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ELPOA History

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75 YEAR OF ERSKINE LAKES - by Brad Tuttle, 2003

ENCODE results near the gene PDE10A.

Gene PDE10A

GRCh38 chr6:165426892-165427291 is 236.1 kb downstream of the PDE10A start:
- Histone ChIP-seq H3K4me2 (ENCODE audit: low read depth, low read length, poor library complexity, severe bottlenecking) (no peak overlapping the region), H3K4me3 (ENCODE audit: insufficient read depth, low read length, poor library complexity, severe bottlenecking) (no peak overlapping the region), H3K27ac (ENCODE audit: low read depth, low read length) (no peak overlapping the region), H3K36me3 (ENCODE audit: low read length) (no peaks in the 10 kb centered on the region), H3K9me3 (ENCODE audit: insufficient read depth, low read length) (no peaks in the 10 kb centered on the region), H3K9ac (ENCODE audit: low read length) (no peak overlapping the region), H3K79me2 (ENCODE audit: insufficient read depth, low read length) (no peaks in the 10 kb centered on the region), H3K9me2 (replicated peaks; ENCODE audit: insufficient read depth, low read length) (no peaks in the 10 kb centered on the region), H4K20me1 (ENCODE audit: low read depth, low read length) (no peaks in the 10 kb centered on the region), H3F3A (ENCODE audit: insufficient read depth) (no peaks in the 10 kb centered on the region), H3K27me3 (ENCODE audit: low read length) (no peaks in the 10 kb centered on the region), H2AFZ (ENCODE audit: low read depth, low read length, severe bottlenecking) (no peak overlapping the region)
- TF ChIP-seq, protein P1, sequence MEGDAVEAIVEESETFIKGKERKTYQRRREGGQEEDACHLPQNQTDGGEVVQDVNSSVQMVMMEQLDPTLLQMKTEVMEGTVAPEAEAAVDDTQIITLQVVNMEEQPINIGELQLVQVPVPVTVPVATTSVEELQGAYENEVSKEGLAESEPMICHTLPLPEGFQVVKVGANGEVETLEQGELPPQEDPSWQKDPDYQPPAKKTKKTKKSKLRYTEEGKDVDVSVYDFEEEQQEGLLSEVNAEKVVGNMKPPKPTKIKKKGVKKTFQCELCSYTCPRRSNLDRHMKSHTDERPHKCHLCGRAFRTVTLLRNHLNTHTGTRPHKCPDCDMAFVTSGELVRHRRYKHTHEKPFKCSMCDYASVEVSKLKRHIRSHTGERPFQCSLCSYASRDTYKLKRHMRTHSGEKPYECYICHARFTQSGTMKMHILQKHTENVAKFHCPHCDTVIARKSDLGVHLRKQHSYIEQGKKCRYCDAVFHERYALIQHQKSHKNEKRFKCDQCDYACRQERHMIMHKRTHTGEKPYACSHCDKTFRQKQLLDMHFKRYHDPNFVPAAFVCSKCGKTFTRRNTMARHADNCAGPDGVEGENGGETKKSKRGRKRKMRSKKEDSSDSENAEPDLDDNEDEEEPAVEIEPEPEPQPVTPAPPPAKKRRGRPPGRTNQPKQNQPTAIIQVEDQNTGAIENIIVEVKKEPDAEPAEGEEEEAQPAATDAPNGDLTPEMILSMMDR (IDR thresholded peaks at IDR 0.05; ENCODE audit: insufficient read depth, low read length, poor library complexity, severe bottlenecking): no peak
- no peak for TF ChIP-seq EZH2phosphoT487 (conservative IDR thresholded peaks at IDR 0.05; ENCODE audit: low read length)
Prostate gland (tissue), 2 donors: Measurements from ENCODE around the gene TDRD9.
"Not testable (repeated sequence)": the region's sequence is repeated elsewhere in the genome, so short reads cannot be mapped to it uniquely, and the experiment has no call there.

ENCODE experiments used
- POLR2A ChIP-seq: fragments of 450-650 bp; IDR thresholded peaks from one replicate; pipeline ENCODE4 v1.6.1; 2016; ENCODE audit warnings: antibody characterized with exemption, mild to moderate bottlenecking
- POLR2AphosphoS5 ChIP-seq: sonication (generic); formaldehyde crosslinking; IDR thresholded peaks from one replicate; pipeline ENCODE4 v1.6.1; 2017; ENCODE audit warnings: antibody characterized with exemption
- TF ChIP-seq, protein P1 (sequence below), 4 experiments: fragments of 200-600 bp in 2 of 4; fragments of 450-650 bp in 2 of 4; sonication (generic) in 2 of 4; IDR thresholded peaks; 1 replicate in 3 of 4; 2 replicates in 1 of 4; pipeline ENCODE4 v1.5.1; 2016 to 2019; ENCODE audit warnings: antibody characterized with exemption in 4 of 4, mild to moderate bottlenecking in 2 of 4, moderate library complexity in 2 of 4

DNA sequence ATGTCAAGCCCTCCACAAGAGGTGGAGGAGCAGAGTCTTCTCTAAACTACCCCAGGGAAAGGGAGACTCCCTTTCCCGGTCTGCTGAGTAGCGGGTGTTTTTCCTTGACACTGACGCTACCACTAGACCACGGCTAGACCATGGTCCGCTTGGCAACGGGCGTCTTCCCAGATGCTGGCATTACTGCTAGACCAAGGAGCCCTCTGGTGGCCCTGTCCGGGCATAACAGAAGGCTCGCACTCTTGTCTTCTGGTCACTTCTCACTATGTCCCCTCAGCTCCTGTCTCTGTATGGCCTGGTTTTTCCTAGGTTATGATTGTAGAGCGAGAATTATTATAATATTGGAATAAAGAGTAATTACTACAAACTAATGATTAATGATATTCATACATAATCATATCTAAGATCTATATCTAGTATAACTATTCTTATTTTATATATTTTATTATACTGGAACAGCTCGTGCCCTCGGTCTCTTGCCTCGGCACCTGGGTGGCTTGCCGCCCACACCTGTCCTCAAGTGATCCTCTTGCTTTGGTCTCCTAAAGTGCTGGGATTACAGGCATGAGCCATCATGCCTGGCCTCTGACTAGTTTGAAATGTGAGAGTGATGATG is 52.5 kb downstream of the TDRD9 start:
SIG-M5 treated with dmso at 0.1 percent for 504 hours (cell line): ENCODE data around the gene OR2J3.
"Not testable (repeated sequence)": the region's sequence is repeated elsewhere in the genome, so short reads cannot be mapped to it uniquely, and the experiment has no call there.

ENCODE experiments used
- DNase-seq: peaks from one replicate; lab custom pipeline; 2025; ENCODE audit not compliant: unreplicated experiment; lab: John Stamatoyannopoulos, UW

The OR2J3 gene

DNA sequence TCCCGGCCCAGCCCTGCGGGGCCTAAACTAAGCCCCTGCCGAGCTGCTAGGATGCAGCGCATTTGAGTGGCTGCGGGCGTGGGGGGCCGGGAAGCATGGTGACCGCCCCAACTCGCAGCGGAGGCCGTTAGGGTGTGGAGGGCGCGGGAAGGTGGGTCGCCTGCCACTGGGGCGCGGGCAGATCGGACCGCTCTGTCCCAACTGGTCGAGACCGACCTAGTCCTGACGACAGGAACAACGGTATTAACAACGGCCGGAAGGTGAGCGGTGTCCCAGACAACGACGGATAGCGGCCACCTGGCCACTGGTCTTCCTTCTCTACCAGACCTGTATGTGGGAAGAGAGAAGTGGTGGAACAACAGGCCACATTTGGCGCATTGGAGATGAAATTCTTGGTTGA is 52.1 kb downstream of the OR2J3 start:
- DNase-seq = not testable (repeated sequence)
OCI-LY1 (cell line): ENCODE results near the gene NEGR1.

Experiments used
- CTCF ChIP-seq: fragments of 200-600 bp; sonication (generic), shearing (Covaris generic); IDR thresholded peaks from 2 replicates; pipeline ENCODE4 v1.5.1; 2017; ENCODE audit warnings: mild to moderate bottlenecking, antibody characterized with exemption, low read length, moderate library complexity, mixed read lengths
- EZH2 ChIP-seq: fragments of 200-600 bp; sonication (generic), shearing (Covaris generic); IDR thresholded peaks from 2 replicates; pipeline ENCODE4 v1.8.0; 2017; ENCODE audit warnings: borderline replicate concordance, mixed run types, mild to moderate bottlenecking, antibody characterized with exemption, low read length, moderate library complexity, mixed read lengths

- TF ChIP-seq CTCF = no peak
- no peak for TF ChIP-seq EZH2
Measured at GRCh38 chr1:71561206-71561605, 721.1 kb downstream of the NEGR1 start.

In 1928, a small group of residents created a list of guidelines for the Constitution of the Lake Erskine County Club. Today, 75 years later, a couple of the organization’s purposes seem odd, such as arranging for mock trials and one-act plays. Overall, however, the goals of this organization (a predecessor of the Erskine Lakes Property Owners Association, or ELPOA) are not much different than today, promoting clubs, sports, dances, and “the social interests of the residents and their guests.” Of course, much has changed through the years. The 75-year history of Erskine Lakes can be divided roughly into three eras: the early days of the “Lake Erskine Country Club,” the post-war boom of the 1950’s and 1960’s with many “summer people,” and the modern community, in which all but a few homes are year-round residences. ERSKINE’S EARLY YEARS The name Erskine comes from Robert Erskine, a Scottish mining engineer sent to Ringwood and Greenwood Lake by the London-based American Company in 1769. When the American Revolution came about, Erskine cast his lot with the rebellious colonists, serving as SurveyorGeneral to George Washington during the war. The Ringwood Company, formed in 1742 by David Ogden of Newark, owned much of the land in the region, and used the area’s iron ore, water, and woods for iron manufacturing. In 1927, the Ringwood Company built a dam at the overflow at what was then called Tice’s Pond, near the building known as the Small Community House (now known as Little Beach Club House). The dam created a lake measuring 90 acres, and its name was changed in honor of Erskine. In 1932, two more dams created a 65-acre lake at Cupsaw and the 33-acre Upper Lake, and all were collectively known as Erskine Lakes. The population was quite small in these early days. In 1930, Ringwood was home to about 1,000 people, and there were a total of just 13 bungalows built along the dirt roads in the Erskine area. By 1933, the Erskine Lakes Country Club boasted a membership of about 100. In general, members were summer residents only, most consisting of fairly privileged families who were wealthy enough to own two homes during the Depression. The Ringwood Company operated a sawmill at Erskine Lake, located between what is now Mohawk Trail and Little Beach. Oxen hauled the timber, and the wood was used to build many of the original two-bedroom cabins. Each cabin was given an inviting name such as “Cozy Nook,” “Sunset Lodge,” or “Castle Rock.” Sports and social activities prevailed during the summer season, with swimming, diving, square dances, boxing, bingo, trapshooting, tennis, ping-pong, sailing regattas, horseshoes, and card games. Parker Fredericks, proprietor of the Main Beach store and a pillar of the community, arranged for World Horseshoe Champion Ted Allen and boxing great Joe Louis to make appearances. Other celebrities, including comedian Lou Costello and actresses Mae West and Ethel Merman, vacationed at the lakes in the early days. Up to 1935, there was a gateman present restricting who could enter, and for a brief period there was a sign reading “Restricted Christian Community” at the entrance, revealing the anti-Semitic sentiment during the decade leading up to World War II. The sign was removed in 1939. In 1935, Erskine Road, Lakeview Avenue, and Cupsaw Drive were taken over by the Borough as “public thoroughfares” so that they could be paved. The Borough slowly took over other roads in the Erskine area, overseeing all streets by 1947. Through the early 1930’s, the Ringwood Company maintained the beaches and other lake facilities, in return for half the annual receipts collected by the Country Club. In 1938, an agreement with the Ringwood Company was reached, in which a newly formed organization of property owners, ELPOA, would maintain all facilities and bear the cost of upkeep, including taxes, insurance, lifeguards, police, and utilities. Without subsidies from the Ringwood Company, dues had to be raised from $3 to $5 per cottage annually. Men dressed in suits and ties, and women attired in colorful summer dresses attended the first annual ELPOA banquet and dance at the “New Community House” (commonly called the Hilltop Clubhouse) on July 27, 1940. POST-WAR GOLDEN YEARS The war years were quiet and slow at the lake. With gas rationing and young men and women off serving their country, some families skipped the trip to their lake home. The usual parties and dances were subdued and sometimes grim. Six ELPOA members lost their lives in the war. Still, important changes occurred at Erskine Lakes in the 1940’s. Motorboats were banned in 1941, in part because of a fatal boating accident in 1938. In 1943, the Erskine Lakes Beach Club planned the first systematized recreation and sports program for children. The now-familiar circular ELPOA seal was designed in 1945. Concrete docks replaced the wood frame docks at the beaches in the mid-1940’s. The Erskine Lakes Volunteer Fire Department formed in 1946. On July 11, 1948, the stone Memorial Tower (a.k.a., the high-dive) was dedicated at Main Beach in tribute to the veterans of World War II, replacing a wooden diving tower. The most significant event of the decade for Erskine occurred in April 1945, when a vast majority of residents voted for a separation with Cupsaw. The results of the split were that the Cupsaw Lake Improvement Association (CLIA) was created, and a rivalry was officially born. The 1950’s, a decade so fondly remembered by most Americans, began with a disaster at Erskine Lakes. The old stone and wood Hilltop Clubhouse burned to ground on the night of January 20, 1950. Flames from the raging fire were reportedly seen as far away as Route 17. Less than ten days later, on January 29, plans were made to build a new clubhouse on the same site. The current Hilltop Clubhouse, built for only $37,000 thanks to dozens of volunteer laborers, was dedicated on June 30, 1951. Changes and improvements to Erskine Lakes continued into the 1950’s. A steep, grassy hill at Main Beach was transformed into a stone amphitheater in 1953, creating what would be the setting for many ELPOA Days and Awards Nights to come. That same year, the T-docks (which had earlier been home to tennis courts) were torn down, the Upper Lake Pavilion was built, and a second dock was constructed at Main Beach, parallel to the diving tower to create swimming lanes. The average ELPOA member slowly changed during the post-war years as well. The United States economy was booming, and Baby Boomer generation had become toddlers and young adults. Jobs were plentiful, and middle-class families found it possible to afford a small summer home at the lake. Instead of being a fanciful escape for the elite, Erskine Lakes was reshaping itself into a summer paradise for families who had previously never dreamed of owning a vacation home. The patriarchs of these new arrivals were hard workers who had likely served in World War II. They came not from Manhattan’s Fifth Avenue, but from working-class neighborhoods in Paterson, Hoboken, Hasbrouck Heights, Bergenfield, the Bronx, and Brooklyn. Often, Dad lived at the year-round home during the workweek, and came up to the lake only on weekends. Many long-time ELPOA members refer to the 1950’s and early 1960’s as the idyllic heyday of Erskine Lakes. A mix of year-round residents and “summer people” reunited each year when the weather turned warm, and cried each year when Labor Day came around. Weekly Saturday night dances at the Hilltop began in 1948, each dance featuring a particular theme, organized and decorated by volunteers. The end-of-summer Farewell Dance was always especially festive, ending each year with many sad goodbyes. As unimaginable as it seems today, teenagers and parents all put on their “glad rags” (jacket and tie for guys, fancy dresses for gals) and attended the same dances, everyone mingling and carousing together comfortably. The hat was often passed to pay the band to play for an extra hour. Afterwards on especially hot nights, more than a few went for a swim. Many admit to leaping into the water without a shred of clothing on occasion. The summer’s social calendar was filled every day. Children had swimming lessons, sports, and games scheduled throughout the day. Kids of all ages busied themselves with ping-pong competitions at Parker Fredericks’ Main Beach store, which was bought by the Thulin family in 1960 and is still called Thulin’s by old-timers to this day. Teens could count on a social event almost every night of the week – “Rendezvous” on Tuesdays at Cupsaw, square dancing on Wednesday, “Casbah” on Mondays and Thursdays, movies at the Hilltop on Friday, periodic spaghetti dinners at St. Catherine’s Church, and of course the big Saturday night dance. Both kids and adults competed in sporting events against other lakes (Lake Erskine and Upper Lake played against each other), the women playing volleyball, the men softball, and the children any number of sports. ELPOA Day was always special, with family swim races, egg tosses, bucket brigades, baby pageants, toilet paper races, burgers and beers, elaborately decorated floats (remember the dragon?), and canoe jousting (before it was banned). Clubs sprouted up each year, the Sailing Club in 1962, the Upper Lake Men’s Club in 1966, the Erskine Lakes Tennis Club, with its new courts on Lakeview Avenue, in 1971. Some homes were overcrowded with kids, and some didn’t have heat or even warm water, but no one seemed to care. There was always a neighbor to lend a hand or to borrow a cup of sugar from, always a spot at the dinner table of a friend’s house. There was an ice house on Ringwood Avenue near the reservoir to keep the ice box cold. Sam Ball, the milkman, came by in his red pickup truck with milk, eggs, and cream. Mrs. Manning peddled fruits and vegetables from her truck, while Bond Bread and Dugan’s competed for the bread and dessert market. Casey was the mailman depositing letters in a few log sheds called “birdhouses” spread around the lake. As Baby Boomers grew into adulthood, an obvious question was being asked more often: Why not live at the lake year-round? Ringwood’s school system had grown quickly, and people began realizing that the area they loved for its summer activities could also be a perfect place for trickor-treating on Halloween and ice skating when the lake froze. By the early 1970’s, the majority of ELPOA members lived at the lake year-round. All but a few homes had become year-round residences by the mid-1980’s. ERSKINE AS WE KNOW IT TODAY In recent years, Ringwood found itself on the list of most desirable towns to live in New Jersey. Home prices rose steeply, as they did over much of New Jersey. This area of northern Jersey, once considered “the country,” had suddenly become thought of as part of suburbia, even as an extension of the greater metropolitan area. Housing developments popped up here and there in Ringwood and neighboring towns. Taxes seemed to have doubled overnight. There were a limited number of lots around the lakes, so the number of homes could not grow. However, the homes themselves could grow, and did. Old summer cottages were revamped or torn down, replaced with larger, winterized homes. Every year, a panoramic view of the lake seemed to reveal a little more aluminum siding, a little less green. Mother Nature seemed unpleased with the changes, seen in the tornado that ripped across Lake Erskine in 1989, knocking down trees and leaving the area without power for a week. At the end of the 20th century, an odd, unusually skinny and symmetrical tree (actually a cell phone tower) appeared next to our beloved Hilltop Clubhouse. Phone numbers were once only three digits and a letter to call a neighbor at the lake; now they require ten. The more things changed, the more old-timers talked wistfully about the “golden age” of Erskine in the 1950’s and 1960’s, intimating that the community’s best days were in the past. Children who lived year-round at the lake simply could not appreciate how special the place was, they thought, compared to someone who lived in a city and visited each summer. The idea would have seemed ridiculous a few decades prior, but families regularly left the lake each summer to vacation at the Jersey Shore or Myrtle Beach. Could the lake scene be getting old and boring? Other lake communities that Erskine had competed with in the past saw their summer programs fade away or disappear entirely because of lack of interest and politics. Could the same thing happen to Erskine Lakes? Thankfully, it doesn’t seem likely. At the dawn of the 21th century, things seem to have come full circle. Many of the year-round kids who grew up at Erskine in the 1970’s and 1980’s – the “spoiled” ones who supposedly could not appreciated how special the place was – returned to the lake to raise families of their own, oftentimes with a spouse they met years earlier at Erskine. Decade after decade, the same journey to adulthood has been witnessed at Erskine Lakes. A child grows up, takes swimming lessons and participates in the sports and social programs, attending “small fry” and “teen night,” playing games like rag tag, shark and fish, Marco Polo, and roofball. He looks forward to Fourth of July barbecues by day and fireworks by night, and all the fun and games at each year’s ELPOA Day and Awards Night. There are milestones to reach – the first bike ride around the lake, the first swim out to the raft, the first frightening leap off the high-dive, the first confrontation with Pinecliff. There is usually some mischief too (getting “beached,” skinny-dipping, “ring-and-running,” run-ins with either Mr. Kunert, Alex, or Mr. Nick, etc.). Eventually, he is old enough to become a lifeguard or counselor, which tends to lead to different forms of mischief (anyone who has ever attended the annual lifeguard dinner at Mt. Fuji knows of which we speak). Along the way, he makes friends casually, almost unconsciously, only in retrospect realizing these friendships will likely last a lifetime. He leaves for college or to explore the world, and while the people and places he finds elsewhere are enthralling, he comes to realize how truly special Erskine Lakes is. When he thinks about settling down with a family of his own, there is only one place to look: Ringwood, and specifically, Erskine Lakes. Just like generations past, the young mothers and fathers of today’s Erskine Lakes want their kids to experience the best of all possible childhoods. As long as there are active, involved, and respectful families willing to volunteer their time and energy, the traditions, programs, clubs, and friendships that we hold precious will always be around. ELPOA Day continues to draw friends together year after year, to go for a swim, enjoy a $1 beer from the keg, play beach volleyball, and compete in the “taps” tournament (granting bragging rights to the winners for a year). The Hilltop continues to bring in the crowds for dances, weddings, and family parties. Much has changed since the days of the “Erskine Lakes Country Club,” but Erskine Lakes continues to be a great place to grow up, raise a family, and grow old. Just ask anyone with a badge.